Author - Brianna Langley

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From Ancestor Worship to Jesus Worship
2
‘If He Made Us to be a Nose, He Wants Us to Sniff’
3
How Do You Truly Immerse Yourself in a Culture?
4
Christmas: The Key to Ministering Inside Brothels
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‘We Don’t Want to be Heroes’: One Couple’s Church Planting Strategy
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What Do College Grads Have in Common with Retirees?
7
What Happens When You Tell God No?
8
A Shelf Full of Gods — and No Hope
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Third Culture Kids, Part 2: What it Means to Come Home
10
Third Culture Kids, Part 1: Overcoming Challenges On-Field

From Ancestor Worship to Jesus Worship

Missionaries try to reach people who are caught in ancestor worship like these people here.
Through your support, people like Dumisani are freed from the practices of ancestor worship. Now they're learning to study the Bible for themselves!

Dumisani was a good South African. He grew up believing everything his parents taught him — to go to church on Sundays, but then to worship the ancestors and put his faith in traditional healers the rest of the week. But when he started his freshman year of college, a group called the Zion Students Christian Organization caught his attention. Out of curiosity, Dumisani began attending some of their Bible studies. The more Dumisani learned about the Word, the more it challenged everything he thought he knew about salvation. And at one open-air church service on campus, Dumisani was faced…

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‘If He Made Us to be a Nose, He Wants Us to Sniff’

Bible Translation
God gives us special gifts for a reason. So how can He use someone with a love of languages?

Jaya was the daughter of a pastor. She went to a Christian high school. She’d grown up reading the Scriptures — and yet, she didn’t know what most Scripture meant. Because there were no clear Bible passages printed in Jaya’s mother tongue. So when she read the Scriptures, she only understood a fraction of what was written. Jaya needed Bible translators. Jaya needed Grace and Keith McCune. Made for Bible Translation Jaya’s predicament is one that tugs at the heartstrings of Grace and Keith. As TEAM missionaries in the Philippines, they help translate Scripture into heart languages throughout Asia. “The…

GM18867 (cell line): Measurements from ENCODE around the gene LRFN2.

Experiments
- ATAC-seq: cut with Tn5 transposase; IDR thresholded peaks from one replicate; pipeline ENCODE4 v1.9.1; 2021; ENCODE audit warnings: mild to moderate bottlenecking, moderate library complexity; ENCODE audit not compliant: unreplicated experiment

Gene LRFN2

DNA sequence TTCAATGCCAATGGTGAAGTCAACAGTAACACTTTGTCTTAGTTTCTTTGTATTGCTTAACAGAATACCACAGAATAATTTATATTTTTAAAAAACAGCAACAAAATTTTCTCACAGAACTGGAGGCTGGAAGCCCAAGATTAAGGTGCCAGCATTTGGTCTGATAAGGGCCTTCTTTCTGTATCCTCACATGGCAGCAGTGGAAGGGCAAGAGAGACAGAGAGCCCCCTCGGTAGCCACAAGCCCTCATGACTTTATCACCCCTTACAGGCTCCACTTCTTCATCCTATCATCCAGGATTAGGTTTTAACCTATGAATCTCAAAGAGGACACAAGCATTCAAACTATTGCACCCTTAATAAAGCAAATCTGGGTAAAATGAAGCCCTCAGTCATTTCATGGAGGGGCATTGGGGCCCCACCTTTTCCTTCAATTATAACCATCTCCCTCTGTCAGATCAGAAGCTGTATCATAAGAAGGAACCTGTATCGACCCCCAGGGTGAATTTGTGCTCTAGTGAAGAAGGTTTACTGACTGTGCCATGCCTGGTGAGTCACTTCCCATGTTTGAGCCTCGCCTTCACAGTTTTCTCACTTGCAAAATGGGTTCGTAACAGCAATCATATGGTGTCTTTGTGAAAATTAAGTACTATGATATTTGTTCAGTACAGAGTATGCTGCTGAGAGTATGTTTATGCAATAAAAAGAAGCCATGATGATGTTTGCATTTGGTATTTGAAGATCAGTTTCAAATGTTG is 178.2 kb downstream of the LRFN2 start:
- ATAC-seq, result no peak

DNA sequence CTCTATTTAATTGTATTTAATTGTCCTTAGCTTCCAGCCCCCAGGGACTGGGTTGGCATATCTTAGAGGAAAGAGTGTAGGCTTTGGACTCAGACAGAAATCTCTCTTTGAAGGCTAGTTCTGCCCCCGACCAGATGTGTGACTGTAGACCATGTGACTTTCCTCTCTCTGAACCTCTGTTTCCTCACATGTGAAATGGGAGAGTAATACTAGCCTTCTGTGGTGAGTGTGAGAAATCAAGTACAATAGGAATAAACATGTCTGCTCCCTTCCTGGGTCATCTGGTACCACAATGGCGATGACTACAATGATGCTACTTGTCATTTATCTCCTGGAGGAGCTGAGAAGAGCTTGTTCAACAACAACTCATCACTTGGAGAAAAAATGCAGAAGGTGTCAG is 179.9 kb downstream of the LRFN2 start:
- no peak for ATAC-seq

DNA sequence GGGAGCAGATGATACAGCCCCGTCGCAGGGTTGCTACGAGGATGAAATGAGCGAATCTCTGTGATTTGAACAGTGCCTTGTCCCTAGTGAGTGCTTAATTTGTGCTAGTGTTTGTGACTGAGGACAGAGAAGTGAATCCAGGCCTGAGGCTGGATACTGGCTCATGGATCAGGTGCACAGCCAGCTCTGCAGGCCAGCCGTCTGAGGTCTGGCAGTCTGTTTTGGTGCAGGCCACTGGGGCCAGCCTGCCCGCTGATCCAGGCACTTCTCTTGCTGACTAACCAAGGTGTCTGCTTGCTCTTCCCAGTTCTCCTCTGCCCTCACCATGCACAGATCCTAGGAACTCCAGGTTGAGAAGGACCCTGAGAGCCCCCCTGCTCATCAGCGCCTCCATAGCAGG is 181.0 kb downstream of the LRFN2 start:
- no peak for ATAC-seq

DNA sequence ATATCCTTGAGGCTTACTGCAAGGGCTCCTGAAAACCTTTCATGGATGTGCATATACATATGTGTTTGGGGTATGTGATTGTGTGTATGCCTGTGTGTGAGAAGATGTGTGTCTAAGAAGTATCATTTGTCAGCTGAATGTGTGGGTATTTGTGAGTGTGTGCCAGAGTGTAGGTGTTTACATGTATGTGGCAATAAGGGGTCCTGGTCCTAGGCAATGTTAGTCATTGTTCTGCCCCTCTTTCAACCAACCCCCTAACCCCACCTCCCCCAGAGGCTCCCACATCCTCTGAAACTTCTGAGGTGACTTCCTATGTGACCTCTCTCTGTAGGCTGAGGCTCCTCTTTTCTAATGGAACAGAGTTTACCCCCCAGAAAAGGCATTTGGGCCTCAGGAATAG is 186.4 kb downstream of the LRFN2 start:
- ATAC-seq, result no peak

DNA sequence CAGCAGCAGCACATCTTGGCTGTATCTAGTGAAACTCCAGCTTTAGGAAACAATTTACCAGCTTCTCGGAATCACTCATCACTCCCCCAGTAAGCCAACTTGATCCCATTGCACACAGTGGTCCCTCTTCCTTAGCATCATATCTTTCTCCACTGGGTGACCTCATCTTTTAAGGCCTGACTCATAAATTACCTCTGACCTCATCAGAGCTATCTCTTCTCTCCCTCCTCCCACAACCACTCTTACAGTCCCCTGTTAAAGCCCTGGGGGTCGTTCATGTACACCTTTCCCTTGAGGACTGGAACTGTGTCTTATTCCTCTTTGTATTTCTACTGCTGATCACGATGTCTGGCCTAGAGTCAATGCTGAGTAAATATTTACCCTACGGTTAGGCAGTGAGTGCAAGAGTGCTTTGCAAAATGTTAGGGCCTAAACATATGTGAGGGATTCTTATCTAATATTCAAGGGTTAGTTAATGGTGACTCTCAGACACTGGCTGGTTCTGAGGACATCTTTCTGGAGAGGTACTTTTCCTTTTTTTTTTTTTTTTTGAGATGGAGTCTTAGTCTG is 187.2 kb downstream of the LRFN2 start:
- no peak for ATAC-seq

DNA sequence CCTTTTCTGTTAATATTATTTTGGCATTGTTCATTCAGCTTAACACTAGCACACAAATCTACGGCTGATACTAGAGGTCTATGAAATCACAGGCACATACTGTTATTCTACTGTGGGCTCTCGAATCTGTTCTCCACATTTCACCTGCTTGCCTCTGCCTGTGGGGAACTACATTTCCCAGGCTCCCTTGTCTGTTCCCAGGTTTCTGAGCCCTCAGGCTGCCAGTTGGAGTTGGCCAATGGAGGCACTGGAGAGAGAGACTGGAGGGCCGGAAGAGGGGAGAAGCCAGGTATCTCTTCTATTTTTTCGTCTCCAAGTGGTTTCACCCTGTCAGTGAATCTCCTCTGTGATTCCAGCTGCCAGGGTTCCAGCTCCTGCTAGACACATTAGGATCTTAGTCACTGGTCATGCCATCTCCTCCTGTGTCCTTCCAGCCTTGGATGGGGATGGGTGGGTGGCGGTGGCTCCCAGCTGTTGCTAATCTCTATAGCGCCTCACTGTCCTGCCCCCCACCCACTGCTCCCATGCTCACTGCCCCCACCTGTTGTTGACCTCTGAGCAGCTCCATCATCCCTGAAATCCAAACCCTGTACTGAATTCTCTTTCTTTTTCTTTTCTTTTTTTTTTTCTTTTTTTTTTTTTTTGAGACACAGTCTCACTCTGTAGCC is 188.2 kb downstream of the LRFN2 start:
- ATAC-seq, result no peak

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How Do You Truly Immerse Yourself in a Culture?

Two local woman with a missionary
It's one thing to live in a culture, but how do you truly immerse yourself in one? It's a question as old as the Church.

Cultural immersion is a term that’s thrown around a lot in the world of missions. Missionaries are told they need to “integrate” — engage in the local daily life and try to understand the local people. Of course, this is easier said than done. How do you immerse yourself in a culture while also taking time to learn the language, find schooling for your kids and help your family adjust to life overseas? Fortunately, you’re not the first to face this dilemma. Here are some words of wisdom from those who have done it before: Learn the Language The importance…